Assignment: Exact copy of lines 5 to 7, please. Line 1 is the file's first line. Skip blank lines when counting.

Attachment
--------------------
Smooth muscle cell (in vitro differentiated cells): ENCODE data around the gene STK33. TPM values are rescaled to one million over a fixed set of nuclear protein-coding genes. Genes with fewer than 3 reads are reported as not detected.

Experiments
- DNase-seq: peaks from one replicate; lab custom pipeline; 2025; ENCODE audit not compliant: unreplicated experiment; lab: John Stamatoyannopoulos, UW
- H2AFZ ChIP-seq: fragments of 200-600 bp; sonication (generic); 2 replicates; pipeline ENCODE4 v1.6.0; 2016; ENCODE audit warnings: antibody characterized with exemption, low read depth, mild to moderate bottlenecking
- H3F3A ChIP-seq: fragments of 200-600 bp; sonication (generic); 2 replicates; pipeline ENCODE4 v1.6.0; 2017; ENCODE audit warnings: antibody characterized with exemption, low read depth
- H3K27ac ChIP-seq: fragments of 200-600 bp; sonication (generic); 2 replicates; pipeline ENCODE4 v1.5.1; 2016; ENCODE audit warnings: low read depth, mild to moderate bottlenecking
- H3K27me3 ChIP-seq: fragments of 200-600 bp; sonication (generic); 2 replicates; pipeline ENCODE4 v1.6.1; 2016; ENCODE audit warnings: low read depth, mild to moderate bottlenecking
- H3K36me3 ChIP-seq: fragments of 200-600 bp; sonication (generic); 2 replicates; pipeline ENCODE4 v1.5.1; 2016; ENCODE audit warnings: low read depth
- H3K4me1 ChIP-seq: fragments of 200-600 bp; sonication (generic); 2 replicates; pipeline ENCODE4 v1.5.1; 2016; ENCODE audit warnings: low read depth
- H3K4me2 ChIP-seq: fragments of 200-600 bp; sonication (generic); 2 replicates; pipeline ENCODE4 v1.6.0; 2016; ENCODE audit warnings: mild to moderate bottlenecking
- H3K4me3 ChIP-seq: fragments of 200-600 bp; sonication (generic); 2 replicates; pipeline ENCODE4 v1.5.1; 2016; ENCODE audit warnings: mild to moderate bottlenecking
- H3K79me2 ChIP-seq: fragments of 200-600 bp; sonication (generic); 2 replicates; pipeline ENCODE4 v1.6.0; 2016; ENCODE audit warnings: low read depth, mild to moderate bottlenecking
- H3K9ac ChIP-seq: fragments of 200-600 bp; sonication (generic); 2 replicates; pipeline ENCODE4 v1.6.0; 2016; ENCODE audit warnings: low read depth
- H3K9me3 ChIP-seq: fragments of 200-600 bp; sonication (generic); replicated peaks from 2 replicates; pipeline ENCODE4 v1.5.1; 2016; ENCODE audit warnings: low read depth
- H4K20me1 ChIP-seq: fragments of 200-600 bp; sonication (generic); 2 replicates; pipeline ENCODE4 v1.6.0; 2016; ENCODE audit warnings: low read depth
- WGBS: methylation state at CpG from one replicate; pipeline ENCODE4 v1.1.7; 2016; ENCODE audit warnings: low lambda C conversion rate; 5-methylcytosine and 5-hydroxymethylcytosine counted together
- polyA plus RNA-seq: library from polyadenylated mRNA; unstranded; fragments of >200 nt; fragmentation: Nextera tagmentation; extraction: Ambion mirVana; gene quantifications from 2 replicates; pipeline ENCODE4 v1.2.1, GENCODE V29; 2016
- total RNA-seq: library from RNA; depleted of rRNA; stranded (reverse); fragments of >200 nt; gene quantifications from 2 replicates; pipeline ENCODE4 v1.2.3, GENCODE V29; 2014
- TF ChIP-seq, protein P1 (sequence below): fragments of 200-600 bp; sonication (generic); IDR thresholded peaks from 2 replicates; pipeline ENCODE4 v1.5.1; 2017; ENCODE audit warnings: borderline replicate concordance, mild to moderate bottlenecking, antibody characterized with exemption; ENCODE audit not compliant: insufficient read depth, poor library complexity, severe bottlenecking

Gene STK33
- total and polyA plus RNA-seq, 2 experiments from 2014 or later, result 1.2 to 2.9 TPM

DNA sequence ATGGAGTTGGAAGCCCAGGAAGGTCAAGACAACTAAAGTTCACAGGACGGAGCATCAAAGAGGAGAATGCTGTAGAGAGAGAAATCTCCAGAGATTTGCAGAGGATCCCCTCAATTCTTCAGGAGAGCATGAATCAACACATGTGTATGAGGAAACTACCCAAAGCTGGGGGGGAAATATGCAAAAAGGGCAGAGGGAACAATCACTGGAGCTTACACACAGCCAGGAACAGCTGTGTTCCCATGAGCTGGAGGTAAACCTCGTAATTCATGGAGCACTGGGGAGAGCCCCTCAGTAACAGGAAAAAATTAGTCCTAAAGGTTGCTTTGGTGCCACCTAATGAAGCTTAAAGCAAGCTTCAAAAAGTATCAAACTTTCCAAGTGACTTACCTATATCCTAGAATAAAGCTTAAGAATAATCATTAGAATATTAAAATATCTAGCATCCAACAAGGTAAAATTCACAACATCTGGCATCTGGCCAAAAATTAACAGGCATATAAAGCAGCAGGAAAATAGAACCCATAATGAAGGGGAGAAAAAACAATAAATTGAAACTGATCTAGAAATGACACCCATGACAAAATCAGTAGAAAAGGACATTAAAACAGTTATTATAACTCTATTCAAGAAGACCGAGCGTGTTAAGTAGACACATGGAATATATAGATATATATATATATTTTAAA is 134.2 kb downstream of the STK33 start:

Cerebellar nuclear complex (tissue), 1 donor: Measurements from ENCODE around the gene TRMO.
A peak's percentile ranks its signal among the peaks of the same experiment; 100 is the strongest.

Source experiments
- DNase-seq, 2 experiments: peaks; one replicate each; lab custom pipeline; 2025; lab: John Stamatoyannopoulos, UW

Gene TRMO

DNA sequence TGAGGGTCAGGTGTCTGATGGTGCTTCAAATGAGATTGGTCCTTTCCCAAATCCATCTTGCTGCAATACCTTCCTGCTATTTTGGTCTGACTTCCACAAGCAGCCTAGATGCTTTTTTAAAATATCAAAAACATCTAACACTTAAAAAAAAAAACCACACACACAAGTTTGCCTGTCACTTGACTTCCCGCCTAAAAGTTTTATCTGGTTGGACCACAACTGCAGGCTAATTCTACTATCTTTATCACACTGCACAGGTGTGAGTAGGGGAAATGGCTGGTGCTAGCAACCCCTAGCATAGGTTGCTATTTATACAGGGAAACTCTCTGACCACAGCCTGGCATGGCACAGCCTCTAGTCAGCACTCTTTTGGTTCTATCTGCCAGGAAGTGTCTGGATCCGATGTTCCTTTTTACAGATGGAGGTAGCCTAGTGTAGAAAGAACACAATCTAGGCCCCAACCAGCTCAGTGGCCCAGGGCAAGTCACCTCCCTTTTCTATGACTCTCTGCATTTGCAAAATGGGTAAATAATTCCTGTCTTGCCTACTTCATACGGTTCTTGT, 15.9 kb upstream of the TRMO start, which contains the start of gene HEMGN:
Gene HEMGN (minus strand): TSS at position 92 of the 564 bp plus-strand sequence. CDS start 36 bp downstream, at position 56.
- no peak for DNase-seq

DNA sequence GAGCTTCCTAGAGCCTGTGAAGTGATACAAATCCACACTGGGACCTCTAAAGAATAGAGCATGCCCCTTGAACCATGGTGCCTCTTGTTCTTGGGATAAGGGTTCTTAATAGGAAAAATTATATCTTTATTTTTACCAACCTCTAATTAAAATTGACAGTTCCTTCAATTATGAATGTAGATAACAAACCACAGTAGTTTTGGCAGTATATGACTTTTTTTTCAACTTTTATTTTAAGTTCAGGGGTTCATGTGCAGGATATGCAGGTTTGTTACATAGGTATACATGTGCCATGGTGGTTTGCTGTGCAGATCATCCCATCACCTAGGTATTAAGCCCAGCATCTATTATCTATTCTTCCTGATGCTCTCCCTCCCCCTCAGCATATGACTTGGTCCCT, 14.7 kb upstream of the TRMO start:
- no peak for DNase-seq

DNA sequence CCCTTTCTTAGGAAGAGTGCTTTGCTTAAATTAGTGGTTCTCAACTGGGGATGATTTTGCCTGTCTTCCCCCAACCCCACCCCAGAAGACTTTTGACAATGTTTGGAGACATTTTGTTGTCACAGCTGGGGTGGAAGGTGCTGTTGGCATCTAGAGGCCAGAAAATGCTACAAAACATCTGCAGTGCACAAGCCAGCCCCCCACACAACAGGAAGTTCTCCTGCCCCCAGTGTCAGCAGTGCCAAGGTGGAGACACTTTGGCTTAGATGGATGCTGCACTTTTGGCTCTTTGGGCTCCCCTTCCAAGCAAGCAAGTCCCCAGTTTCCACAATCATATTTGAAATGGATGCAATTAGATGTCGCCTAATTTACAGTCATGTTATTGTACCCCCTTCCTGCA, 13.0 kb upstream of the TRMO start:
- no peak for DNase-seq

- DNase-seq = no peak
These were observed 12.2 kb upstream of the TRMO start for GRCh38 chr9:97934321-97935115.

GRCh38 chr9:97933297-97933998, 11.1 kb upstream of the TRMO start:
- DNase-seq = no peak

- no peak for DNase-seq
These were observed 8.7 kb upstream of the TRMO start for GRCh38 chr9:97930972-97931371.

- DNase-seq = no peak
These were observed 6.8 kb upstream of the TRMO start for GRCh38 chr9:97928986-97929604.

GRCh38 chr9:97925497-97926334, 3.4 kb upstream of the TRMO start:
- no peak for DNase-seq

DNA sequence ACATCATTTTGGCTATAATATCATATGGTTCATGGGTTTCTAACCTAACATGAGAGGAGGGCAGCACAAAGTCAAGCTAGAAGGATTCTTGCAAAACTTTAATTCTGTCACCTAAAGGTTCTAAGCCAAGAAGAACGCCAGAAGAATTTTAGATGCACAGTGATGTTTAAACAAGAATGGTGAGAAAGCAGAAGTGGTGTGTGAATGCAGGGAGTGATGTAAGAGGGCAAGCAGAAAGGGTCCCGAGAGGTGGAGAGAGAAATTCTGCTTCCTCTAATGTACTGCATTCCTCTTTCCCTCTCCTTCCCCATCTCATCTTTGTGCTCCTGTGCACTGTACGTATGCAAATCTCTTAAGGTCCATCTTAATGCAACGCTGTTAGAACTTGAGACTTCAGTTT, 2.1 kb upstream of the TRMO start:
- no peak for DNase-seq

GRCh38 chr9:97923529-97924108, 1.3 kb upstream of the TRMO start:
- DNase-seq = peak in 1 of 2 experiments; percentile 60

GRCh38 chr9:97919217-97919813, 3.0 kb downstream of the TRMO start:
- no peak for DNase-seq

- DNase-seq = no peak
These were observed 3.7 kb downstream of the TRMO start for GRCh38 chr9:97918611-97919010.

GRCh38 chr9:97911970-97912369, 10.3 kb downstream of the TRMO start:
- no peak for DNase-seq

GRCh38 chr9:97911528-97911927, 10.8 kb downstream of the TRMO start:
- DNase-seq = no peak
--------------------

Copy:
- H3F3A ChIP-seq: fragments of 200-600 bp; sonication (generic); 2 replicates; pipeline ENCODE4 v1.6.0; 2017; ENCODE audit warnings: antibody characterized with exemption, low read depth
- H3K27ac ChIP-seq: fragments of 200-600 bp; sonication (generic); 2 replicates; pipeline ENCODE4 v1.5.1; 2016; ENCODE audit warnings: low read depth, mild to moderate bottlenecking
- H3K27me3 ChIP-seq: fragments of 200-600 bp; sonication (generic); 2 replicates; pipeline ENCODE4 v1.6.1; 2016; ENCODE audit warnings: low read depth, mild to moderate bottlenecking